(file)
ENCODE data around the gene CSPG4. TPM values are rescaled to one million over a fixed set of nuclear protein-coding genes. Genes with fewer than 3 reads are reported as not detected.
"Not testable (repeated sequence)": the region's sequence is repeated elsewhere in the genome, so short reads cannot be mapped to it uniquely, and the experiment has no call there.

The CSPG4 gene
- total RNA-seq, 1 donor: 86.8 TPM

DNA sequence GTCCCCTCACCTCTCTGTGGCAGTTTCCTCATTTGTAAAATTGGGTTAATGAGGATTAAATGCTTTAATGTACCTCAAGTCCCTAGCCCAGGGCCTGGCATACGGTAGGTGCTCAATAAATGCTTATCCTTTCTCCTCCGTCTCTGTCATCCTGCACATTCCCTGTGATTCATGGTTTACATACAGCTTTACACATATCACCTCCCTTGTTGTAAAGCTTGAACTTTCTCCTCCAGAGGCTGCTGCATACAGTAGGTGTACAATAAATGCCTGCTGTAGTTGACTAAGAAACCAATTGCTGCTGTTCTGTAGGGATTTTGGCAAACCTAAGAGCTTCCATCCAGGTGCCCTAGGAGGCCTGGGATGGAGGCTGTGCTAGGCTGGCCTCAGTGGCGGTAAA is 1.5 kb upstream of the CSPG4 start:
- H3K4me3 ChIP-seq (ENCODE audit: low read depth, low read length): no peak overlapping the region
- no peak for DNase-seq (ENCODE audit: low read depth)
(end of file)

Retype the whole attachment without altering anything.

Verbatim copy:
ENCODE data around the gene CSPG4. TPM values are rescaled to one million over a fixed set of nuclear protein-coding genes. Genes with fewer than 3 reads are reported as not detected.
"Not testable (repeated sequence)": the region's sequence is repeated elsewhere in the genome, so short reads cannot be mapped to it uniquely, and the experiment has no call there.

The CSPG4 gene
- total RNA-seq, 1 donor: 86.8 TPM

DNA sequence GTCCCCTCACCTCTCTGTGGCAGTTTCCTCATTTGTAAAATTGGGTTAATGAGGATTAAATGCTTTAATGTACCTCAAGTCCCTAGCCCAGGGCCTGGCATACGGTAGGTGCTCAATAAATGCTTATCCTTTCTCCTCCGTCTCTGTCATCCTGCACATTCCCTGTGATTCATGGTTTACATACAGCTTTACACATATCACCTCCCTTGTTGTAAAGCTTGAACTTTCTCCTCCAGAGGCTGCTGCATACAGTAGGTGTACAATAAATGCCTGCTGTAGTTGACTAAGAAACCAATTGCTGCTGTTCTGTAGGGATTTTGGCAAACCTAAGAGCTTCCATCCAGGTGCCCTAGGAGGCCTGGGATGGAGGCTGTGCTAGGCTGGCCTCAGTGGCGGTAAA is 1.5 kb upstream of the CSPG4 start:
- H3K4me3 ChIP-seq (ENCODE audit: low read depth, low read length): no peak overlapping the region
- no peak for DNase-seq (ENCODE audit: low read depth)